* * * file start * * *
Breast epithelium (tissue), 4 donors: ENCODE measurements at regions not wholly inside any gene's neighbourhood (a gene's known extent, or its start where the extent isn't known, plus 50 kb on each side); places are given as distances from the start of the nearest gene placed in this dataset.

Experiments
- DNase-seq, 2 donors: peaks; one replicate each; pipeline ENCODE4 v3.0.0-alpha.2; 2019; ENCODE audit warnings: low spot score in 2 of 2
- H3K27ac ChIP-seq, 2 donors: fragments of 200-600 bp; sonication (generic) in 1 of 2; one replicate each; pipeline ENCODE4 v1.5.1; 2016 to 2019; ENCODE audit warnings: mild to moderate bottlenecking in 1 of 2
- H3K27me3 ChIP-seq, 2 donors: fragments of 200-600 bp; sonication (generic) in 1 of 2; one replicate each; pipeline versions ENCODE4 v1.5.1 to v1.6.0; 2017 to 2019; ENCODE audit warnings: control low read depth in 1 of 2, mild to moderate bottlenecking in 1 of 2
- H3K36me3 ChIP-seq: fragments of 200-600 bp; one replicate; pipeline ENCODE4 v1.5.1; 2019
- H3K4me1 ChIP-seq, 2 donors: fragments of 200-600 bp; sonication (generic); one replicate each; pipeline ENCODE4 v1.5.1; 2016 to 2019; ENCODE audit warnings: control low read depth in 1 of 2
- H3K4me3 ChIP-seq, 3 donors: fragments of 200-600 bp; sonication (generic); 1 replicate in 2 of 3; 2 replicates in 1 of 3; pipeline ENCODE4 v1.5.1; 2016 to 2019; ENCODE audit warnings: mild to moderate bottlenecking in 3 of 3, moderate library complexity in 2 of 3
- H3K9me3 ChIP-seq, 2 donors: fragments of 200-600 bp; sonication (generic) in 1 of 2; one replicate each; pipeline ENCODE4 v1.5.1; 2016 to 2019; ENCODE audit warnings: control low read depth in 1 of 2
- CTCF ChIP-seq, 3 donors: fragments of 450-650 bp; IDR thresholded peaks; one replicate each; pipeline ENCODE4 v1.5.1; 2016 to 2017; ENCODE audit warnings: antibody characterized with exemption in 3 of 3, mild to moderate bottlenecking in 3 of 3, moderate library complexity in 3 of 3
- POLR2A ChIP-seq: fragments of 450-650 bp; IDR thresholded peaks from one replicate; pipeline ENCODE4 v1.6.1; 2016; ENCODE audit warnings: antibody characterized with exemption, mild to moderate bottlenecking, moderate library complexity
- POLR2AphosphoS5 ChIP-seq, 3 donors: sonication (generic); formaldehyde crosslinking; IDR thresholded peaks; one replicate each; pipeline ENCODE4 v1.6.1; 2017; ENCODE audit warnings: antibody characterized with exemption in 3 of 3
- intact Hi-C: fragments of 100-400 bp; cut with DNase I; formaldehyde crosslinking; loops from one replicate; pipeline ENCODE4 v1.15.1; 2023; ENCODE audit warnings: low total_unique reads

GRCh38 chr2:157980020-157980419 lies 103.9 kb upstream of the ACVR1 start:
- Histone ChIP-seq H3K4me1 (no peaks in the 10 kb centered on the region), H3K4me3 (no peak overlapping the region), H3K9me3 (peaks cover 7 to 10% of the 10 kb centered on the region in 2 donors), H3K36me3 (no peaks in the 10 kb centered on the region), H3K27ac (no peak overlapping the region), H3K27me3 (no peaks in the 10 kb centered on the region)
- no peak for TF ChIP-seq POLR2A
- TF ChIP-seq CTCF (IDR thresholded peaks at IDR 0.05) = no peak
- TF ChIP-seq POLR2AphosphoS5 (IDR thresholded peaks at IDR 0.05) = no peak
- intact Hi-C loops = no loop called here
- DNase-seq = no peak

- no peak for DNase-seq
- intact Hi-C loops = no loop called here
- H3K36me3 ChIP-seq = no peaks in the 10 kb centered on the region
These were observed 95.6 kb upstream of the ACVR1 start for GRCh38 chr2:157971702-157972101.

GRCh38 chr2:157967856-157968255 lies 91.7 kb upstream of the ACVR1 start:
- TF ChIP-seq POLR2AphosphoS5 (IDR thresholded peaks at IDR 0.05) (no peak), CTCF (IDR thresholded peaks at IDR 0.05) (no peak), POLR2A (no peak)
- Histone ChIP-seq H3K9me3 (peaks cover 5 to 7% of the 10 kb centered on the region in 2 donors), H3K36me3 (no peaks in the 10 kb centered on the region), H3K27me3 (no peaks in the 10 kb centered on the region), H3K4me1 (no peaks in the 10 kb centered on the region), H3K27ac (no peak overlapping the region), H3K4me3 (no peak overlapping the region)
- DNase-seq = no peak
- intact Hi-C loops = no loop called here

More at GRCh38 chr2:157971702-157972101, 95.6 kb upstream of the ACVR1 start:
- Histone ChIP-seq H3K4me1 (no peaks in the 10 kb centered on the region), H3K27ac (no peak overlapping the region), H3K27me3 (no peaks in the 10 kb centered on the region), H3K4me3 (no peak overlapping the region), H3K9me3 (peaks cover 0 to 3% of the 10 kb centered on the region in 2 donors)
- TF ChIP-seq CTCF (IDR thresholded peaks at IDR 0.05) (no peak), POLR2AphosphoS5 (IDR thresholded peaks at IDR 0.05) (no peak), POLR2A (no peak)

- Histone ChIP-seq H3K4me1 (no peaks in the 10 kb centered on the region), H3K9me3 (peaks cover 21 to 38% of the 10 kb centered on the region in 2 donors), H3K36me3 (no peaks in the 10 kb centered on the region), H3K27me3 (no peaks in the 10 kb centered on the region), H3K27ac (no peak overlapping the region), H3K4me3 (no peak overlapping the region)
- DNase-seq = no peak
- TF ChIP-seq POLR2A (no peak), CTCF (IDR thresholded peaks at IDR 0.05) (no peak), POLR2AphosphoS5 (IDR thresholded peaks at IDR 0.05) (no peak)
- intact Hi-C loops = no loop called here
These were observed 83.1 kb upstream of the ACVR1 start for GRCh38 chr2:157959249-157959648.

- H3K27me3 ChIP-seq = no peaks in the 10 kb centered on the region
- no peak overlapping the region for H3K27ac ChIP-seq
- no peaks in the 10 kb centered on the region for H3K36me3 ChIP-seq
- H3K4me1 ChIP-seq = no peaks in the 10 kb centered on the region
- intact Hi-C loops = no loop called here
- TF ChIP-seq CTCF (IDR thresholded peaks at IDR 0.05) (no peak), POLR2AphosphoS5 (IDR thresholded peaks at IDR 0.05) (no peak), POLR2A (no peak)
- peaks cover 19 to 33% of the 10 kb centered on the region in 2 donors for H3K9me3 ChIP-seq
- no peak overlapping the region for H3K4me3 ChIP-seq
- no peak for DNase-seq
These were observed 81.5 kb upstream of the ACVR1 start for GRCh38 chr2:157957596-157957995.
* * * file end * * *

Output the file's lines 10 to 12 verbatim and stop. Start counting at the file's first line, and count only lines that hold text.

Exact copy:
- CTCF ChIP-seq, 3 donors: fragments of 450-650 bp; IDR thresholded peaks; one replicate each; pipeline ENCODE4 v1.5.1; 2016 to 2017; ENCODE audit warnings: antibody characterized with exemption in 3 of 3, mild to moderate bottlenecking in 3 of 3, moderate library complexity in 3 of 3
- POLR2A ChIP-seq: fragments of 450-650 bp; IDR thresholded peaks from one replicate; pipeline ENCODE4 v1.6.1; 2016; ENCODE audit warnings: antibody characterized with exemption, mild to moderate bottlenecking, moderate library complexity
- POLR2AphosphoS5 ChIP-seq, 3 donors: sonication (generic); formaldehyde crosslinking; IDR thresholded peaks; one replicate each; pipeline ENCODE4 v1.6.1; 2017; ENCODE audit warnings: antibody characterized with exemption in 3 of 3